Low-carb, no-carb, or high-carb diet—which one should you follow? Well, there are so many misconceptions about carbs and their contribution to weight loss, weight maintenance, and weight gain. Those diets have no middle ground (and limited flexibility), so I want to clarify the basics and the importance of carbs in our diet.

Carbohydrates are part of the three macronutrients: protein, fats, and carbs. We need all three to varying degrees, depending on where we are emotionally, physically, and psychologically in our lives.

There are two groups of carbohydrates: simple and complex. Simple carbohydrates include monosaccharides and disaccharides, while complex carbohydrates include oligosaccharides and polysaccharides.





Carbohydrate Digestibility

Digestion of starch begins in the mouth with the enzyme amylase breaking down the long chains of molecules. The food reaches the stomach, and digestion of the starch comes to a halt. Once the food reaches the small intestine, the pancreatic enzymes start their work, breaking the long chains of starch molecules down to single molecules of glucose, fructose, and galactose for absorption. Glucose goes to the liver, where it is then distributed for energy. This may include storage in fat cells, using it for immediate energy, or storing it as glycogen for later use.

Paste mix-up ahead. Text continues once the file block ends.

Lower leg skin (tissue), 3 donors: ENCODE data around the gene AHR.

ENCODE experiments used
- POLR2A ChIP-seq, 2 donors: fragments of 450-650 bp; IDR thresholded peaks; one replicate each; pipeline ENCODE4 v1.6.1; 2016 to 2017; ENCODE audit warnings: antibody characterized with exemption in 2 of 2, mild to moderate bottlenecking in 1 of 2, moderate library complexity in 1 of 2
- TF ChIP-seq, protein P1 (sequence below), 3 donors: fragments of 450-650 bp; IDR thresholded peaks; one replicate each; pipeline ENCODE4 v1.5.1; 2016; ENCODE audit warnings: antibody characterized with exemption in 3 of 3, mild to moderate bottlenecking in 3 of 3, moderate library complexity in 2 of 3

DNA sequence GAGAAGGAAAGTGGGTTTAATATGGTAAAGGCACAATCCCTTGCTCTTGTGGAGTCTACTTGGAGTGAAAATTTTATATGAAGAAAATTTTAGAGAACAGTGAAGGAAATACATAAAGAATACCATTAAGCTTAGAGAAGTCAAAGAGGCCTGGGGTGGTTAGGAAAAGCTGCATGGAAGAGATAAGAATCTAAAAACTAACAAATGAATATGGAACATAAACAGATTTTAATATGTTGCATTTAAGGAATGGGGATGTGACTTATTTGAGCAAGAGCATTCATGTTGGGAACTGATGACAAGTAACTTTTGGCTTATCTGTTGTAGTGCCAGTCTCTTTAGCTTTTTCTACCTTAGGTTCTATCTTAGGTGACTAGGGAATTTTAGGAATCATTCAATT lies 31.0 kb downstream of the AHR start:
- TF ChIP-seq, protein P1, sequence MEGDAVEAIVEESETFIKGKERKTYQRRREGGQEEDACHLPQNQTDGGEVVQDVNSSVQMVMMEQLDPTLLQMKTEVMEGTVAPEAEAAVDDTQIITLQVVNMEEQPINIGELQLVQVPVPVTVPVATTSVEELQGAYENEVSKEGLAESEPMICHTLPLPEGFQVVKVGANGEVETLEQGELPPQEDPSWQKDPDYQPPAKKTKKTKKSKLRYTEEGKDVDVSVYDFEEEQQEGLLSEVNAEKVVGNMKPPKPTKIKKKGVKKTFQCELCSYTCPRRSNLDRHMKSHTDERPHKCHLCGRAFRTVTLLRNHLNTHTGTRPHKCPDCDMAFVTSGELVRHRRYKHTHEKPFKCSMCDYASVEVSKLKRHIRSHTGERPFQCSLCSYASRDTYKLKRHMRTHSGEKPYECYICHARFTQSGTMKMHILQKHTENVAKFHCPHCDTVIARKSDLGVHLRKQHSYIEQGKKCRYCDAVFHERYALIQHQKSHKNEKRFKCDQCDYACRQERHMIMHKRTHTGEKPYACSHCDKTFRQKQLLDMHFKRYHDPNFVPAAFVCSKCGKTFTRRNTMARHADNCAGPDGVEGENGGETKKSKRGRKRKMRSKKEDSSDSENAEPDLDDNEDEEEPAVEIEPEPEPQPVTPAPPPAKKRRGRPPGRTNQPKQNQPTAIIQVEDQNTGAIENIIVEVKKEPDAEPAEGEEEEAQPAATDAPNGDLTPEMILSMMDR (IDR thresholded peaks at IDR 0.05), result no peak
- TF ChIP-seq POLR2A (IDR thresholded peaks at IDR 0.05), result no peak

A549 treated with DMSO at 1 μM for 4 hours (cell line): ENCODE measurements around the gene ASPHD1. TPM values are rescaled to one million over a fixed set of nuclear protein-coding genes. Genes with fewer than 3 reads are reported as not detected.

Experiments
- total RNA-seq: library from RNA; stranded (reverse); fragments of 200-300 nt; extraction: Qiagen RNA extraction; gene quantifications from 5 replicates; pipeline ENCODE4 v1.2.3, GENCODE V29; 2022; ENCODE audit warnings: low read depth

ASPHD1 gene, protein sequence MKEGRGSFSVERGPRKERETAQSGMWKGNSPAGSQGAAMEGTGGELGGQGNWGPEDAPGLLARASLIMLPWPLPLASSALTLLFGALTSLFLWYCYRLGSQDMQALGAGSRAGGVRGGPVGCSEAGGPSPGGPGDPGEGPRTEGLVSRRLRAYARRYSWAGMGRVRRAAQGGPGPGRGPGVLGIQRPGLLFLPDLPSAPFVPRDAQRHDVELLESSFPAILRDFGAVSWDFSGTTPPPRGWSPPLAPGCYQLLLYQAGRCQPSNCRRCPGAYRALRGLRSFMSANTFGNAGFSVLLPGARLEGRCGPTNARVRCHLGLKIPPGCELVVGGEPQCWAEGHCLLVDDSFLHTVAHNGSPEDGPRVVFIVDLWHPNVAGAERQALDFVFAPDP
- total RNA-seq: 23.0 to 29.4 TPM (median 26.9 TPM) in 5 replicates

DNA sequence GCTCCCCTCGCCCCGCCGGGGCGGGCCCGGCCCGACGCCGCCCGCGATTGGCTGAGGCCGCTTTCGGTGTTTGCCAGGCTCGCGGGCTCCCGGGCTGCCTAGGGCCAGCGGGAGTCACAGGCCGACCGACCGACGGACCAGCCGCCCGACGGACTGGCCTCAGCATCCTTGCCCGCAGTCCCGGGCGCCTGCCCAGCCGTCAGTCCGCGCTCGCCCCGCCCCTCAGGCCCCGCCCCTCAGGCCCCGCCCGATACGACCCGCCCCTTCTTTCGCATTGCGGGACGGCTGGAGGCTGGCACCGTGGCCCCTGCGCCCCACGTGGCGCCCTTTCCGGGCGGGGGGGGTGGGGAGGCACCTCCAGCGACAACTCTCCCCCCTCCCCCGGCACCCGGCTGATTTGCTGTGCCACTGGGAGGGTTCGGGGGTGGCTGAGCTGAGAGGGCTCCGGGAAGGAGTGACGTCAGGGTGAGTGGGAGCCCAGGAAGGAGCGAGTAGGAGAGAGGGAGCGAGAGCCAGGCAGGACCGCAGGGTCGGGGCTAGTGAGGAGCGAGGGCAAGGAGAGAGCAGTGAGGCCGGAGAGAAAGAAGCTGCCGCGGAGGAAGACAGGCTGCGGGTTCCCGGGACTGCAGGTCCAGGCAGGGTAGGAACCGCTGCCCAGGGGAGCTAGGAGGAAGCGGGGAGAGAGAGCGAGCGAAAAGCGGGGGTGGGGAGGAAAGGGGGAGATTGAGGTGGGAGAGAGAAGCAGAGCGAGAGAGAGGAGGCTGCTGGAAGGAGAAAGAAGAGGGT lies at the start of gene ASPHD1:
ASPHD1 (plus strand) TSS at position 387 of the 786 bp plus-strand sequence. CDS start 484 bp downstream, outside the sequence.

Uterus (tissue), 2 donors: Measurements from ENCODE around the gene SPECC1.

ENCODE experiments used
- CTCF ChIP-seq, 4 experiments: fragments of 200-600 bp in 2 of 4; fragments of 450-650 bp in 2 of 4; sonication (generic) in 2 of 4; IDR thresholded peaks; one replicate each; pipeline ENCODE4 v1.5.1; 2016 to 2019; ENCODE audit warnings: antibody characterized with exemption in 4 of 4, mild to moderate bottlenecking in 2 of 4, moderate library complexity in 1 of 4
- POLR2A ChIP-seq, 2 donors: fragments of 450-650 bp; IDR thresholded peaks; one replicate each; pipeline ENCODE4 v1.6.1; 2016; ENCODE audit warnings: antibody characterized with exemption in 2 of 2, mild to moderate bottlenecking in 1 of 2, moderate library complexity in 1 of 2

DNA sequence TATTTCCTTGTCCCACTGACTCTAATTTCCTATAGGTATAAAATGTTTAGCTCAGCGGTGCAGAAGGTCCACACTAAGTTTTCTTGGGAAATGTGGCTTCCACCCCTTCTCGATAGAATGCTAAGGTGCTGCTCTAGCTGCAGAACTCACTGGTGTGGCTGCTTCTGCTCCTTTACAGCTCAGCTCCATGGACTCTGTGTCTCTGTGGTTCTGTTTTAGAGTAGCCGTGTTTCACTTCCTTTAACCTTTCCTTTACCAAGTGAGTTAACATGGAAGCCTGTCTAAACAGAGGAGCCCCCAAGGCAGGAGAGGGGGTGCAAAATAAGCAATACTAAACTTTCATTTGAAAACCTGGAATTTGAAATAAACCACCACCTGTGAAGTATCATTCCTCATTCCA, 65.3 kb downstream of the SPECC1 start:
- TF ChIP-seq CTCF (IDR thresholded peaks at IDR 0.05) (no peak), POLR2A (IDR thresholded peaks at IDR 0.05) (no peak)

Your body does not digest fiber. Instead, it is broken down by bacterial enzymes in your large intestine. This is a key component in digestive health as it helps reduce cholesterol, relieve constipation, and protect against heart disease.

Recommended Daily Intake of Carbs

Interestingly, we do not need any carbs! We can survive on other sources of energy derived from fatty acids and amino acids. When we do not replenish depleted glycogen stores with carbs, our body will break down body proteins to make glucose for the brain and other cells. When we do not replenish depleted glycogen stores with carbs, our body can also use fatty acids to make glucose.

If there is an abundance of carbs, our body will not break down proteins, nor will it pull from fat reserves for energy. When carbs are in abundance, fat is conserved or created. Fat reserves are created when there is an excess amount of carbs because our liver can only store the carbs as glycogen up to a limited amount, and then the rest will be stored as fat. We have an unlimited storage system for fat reserves, so the more carbs we eat in excess, our body will convert this excess into fat.

There is a happy medium to carb intake. It depends on activity level, genetics, age, stress level, disease state, and gender. We can work together to determine your optimal carb intake.